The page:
However, there is a usability gap at the moment.
You can argue that a text-size widget increases the accessibility of the site because people don’t know that they can increase the text size in their browser. And, in general, people don’t. There are many things that user’s can do to any site (built reasonably well with HTML & CSS), from re-sizing the text to changing or removing the layout, or even applying their own colour scheme. Given the multitude of abilities and preferences there are, this is the only way to have a hope of catering for everyone.
But so few people know how to adapt their user-agents that an impartial observer could conclude that it is reasonable for the site to be responsible these aspects.
But that doesn’t make it the right approach to the problem, and in this case the problem is cross-site applicability.
Best for users across all sites
I’ve spoken before about the limiting business models of certain products. If a site with a particularly enthusiastic developer, or a shed load of cash invests in something that improves the experience of the site for a certain population, that’s great, but should others have to?
If users like a feature on one site because the site becomes easier to read or use, they will miss it (and ask for it) on other sites. But they won’t get it on all other sites, whether it’s because other site owners can’t afford it, don’t care, or for other reasons. It’s not scalable.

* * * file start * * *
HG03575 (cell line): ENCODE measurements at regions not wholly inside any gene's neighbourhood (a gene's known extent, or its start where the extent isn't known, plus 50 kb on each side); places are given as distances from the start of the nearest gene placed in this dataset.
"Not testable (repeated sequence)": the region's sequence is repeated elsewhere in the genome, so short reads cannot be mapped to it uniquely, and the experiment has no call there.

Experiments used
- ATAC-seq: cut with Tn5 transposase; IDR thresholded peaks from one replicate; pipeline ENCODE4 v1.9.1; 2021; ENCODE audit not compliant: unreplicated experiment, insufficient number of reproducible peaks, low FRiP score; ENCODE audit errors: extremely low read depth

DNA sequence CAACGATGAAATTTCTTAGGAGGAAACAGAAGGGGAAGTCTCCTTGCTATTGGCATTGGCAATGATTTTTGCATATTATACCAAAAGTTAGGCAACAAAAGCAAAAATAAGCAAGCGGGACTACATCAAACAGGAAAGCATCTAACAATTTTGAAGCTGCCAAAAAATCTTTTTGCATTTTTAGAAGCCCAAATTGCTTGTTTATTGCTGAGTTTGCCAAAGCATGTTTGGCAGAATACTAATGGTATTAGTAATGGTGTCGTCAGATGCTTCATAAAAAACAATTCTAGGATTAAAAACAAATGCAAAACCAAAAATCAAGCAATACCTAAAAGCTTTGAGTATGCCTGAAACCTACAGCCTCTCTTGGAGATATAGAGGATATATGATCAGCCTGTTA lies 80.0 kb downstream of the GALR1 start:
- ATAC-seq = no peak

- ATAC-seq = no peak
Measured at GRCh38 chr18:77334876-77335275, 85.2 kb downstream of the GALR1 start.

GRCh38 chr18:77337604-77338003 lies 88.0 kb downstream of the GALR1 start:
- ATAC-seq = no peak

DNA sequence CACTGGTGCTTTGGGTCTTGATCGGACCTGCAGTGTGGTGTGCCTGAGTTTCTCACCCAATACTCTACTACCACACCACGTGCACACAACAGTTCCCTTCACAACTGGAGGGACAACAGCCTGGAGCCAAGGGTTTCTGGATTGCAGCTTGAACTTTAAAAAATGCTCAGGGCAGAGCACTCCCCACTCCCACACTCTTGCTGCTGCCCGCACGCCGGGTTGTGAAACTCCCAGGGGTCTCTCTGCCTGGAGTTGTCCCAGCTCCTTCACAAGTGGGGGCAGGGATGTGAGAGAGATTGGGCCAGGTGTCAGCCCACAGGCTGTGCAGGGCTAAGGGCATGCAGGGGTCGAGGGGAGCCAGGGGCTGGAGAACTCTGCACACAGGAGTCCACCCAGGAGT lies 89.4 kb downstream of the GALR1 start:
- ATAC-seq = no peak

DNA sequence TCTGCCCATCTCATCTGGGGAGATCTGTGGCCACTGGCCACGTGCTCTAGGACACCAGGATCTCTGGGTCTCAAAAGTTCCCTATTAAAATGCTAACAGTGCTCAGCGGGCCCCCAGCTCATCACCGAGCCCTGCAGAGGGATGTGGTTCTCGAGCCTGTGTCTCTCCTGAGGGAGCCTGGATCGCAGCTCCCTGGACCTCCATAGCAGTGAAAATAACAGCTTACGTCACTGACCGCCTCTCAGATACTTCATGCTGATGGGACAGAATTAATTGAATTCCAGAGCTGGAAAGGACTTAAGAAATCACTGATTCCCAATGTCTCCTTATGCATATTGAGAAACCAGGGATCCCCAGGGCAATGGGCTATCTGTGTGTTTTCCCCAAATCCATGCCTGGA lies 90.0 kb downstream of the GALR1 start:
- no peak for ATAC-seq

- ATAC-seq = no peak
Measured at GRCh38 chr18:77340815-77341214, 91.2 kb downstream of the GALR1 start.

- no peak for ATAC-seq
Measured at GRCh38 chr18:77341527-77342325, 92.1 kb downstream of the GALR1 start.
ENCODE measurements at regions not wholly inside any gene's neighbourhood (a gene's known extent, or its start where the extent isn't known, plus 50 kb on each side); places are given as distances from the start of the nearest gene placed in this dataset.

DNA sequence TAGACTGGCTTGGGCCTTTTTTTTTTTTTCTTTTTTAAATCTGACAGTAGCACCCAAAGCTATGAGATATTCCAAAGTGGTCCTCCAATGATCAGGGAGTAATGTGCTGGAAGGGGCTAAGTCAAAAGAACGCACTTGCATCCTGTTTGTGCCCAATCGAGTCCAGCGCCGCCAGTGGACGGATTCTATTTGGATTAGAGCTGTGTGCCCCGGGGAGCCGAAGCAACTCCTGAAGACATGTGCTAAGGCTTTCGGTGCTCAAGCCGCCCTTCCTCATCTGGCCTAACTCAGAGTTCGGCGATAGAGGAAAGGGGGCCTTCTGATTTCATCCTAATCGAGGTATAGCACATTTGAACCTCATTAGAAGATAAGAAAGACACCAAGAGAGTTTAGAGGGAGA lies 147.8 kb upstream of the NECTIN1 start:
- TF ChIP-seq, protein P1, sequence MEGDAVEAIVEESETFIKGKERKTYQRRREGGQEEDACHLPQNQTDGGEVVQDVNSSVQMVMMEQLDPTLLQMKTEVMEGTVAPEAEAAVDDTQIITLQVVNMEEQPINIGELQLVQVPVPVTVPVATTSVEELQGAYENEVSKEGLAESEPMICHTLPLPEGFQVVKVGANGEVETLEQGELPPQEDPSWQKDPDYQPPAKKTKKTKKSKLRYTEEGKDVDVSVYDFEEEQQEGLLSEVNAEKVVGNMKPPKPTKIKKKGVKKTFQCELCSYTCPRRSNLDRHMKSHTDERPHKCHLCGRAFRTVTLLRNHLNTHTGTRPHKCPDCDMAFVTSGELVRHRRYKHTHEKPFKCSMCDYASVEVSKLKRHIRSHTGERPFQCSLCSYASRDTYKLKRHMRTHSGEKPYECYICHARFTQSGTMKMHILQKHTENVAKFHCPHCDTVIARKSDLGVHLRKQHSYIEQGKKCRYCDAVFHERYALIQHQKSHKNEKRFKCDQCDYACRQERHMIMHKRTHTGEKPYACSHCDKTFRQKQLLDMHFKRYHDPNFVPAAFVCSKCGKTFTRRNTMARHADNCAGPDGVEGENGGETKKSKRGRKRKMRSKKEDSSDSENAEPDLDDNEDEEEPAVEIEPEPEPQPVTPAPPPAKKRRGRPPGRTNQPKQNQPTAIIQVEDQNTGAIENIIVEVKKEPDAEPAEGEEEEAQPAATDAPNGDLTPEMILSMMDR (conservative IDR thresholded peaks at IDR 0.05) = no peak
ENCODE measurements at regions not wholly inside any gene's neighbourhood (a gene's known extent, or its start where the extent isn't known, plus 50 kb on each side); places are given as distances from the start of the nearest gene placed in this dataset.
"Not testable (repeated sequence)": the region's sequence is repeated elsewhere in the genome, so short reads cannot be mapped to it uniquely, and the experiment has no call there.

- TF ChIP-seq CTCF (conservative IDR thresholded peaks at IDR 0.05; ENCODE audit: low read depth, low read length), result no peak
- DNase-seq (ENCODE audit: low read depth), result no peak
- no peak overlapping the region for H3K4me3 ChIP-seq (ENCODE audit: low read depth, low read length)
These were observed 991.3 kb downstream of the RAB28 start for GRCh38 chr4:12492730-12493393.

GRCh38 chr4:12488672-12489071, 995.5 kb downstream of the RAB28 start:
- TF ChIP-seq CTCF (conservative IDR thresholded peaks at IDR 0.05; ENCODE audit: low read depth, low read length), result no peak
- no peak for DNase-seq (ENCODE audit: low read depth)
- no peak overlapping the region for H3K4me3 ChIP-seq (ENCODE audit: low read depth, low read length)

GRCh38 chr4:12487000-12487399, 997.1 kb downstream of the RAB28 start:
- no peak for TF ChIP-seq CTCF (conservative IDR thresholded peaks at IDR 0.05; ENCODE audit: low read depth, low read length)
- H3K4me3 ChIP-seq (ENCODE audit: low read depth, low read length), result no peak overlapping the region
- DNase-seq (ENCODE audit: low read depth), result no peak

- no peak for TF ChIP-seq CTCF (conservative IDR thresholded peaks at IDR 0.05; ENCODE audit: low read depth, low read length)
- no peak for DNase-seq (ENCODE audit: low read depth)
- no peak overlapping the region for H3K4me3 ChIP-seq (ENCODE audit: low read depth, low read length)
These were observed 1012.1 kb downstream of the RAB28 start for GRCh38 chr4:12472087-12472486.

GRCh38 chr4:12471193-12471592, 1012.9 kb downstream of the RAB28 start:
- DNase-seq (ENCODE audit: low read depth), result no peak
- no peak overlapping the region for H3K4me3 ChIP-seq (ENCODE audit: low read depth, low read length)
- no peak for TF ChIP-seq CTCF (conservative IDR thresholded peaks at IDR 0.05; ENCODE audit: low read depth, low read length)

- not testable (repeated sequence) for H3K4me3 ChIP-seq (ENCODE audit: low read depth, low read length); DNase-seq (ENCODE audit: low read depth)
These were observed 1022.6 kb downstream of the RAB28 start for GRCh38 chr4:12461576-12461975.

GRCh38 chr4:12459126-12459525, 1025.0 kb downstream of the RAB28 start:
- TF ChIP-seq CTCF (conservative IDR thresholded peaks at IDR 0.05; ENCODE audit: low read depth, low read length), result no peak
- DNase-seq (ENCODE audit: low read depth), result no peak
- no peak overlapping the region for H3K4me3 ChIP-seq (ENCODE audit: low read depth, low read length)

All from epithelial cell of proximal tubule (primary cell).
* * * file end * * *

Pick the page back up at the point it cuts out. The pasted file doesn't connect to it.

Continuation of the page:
There are some things that the site owner (and by extension the developer) has to be responsible for, such as the content, and the technology used to create the site.
Some things the user (and their technology) have to be responsible for, such as rendering the content according to the standards, and knowing that you can click links to navigate. (Yes, this used to be an issue in usability testing a few years ago!)
There are a couple of views that tend to highlight where people think this balance should lie. I’m highlighting extreme versions of these views:
- Technical view of accessibility
- If it works in Lynx (a text browser) it must be accessible.
- User’s view of accessibility
- If something doesn’t work for everyone (e.g. the
titleattribute), you shouldn’t use it.
Neither is ‘right’, but going back to my base assumption, you have to consider what accessibility is.
Accessibility = usability
A common theme, but if you are familiar with the definition of usability, accessibility fits right in. Usability is:
the extent to which a product can be used by specified users to achieve specified goals with effectiveness, efficiency and satisfaction in a specified context of use.
In web accessibility, the product is the web site, “specified users” are people with disabilities, and the “specified context of use” encompasses their task, knowledge, technology, and ability. Whether you think this is too all-encompassing a definition or not, the bottom line is that a real accessibility issue is when a person (with a disability) can’t use your site, not necessarily that a certain technology can’t.